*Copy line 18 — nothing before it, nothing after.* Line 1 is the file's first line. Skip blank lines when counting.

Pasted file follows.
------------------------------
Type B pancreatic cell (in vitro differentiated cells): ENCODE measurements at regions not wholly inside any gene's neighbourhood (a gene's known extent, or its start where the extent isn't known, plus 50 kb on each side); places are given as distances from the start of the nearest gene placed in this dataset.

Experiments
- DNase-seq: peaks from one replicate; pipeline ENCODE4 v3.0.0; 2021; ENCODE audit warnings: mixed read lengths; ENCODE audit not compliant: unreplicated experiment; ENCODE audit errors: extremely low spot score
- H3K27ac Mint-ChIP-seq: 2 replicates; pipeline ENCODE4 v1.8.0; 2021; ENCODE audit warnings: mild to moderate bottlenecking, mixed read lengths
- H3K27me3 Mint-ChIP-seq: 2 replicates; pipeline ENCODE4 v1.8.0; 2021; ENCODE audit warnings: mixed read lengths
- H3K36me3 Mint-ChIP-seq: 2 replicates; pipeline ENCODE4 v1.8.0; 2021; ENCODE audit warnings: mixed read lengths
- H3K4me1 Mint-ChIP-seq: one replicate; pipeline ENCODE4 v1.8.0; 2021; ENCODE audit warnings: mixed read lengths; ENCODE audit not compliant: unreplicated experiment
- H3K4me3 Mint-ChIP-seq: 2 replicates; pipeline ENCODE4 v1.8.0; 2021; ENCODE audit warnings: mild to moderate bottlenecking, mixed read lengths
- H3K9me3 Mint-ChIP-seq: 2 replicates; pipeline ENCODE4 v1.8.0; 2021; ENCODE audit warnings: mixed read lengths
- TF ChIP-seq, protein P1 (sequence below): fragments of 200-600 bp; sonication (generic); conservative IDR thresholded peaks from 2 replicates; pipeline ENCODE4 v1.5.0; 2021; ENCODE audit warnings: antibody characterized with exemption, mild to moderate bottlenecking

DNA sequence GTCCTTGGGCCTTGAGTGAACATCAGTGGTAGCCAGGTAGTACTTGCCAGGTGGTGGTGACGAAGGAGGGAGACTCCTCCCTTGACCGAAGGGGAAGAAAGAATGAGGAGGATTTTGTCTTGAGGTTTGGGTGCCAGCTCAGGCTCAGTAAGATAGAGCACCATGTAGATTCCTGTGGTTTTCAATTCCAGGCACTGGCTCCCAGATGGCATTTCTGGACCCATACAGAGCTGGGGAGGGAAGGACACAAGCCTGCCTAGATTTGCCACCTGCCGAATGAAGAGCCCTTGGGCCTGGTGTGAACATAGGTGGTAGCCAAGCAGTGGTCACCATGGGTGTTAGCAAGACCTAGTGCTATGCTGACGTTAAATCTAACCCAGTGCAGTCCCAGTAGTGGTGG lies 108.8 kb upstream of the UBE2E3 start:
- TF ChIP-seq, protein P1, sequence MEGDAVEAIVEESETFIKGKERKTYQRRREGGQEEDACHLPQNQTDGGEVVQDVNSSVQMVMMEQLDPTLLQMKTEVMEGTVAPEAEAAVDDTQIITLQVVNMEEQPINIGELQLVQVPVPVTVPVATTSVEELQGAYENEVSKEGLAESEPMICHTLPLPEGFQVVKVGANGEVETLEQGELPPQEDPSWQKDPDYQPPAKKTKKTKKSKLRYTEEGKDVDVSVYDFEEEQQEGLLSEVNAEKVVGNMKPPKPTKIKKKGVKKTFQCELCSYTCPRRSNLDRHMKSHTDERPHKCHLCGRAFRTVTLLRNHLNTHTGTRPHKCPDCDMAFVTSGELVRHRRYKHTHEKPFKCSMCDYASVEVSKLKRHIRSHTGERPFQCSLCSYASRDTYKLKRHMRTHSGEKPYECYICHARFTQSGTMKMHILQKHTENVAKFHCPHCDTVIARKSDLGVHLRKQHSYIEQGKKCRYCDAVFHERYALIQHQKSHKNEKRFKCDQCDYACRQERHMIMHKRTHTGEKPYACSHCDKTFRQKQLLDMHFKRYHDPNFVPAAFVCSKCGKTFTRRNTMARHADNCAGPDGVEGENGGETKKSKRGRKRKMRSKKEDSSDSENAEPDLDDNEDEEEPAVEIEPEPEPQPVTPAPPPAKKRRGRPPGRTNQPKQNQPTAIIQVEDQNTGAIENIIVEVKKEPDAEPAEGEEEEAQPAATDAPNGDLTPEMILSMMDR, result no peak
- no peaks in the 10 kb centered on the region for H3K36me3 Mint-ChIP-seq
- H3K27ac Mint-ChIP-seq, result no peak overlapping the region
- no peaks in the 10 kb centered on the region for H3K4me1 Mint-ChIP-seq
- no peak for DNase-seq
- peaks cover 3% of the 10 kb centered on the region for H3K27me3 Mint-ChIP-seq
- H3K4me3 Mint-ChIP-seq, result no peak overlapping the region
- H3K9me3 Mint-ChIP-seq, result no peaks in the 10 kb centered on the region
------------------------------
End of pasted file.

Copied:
- H3K4me3 Mint-ChIP-seq, result no peak overlapping the region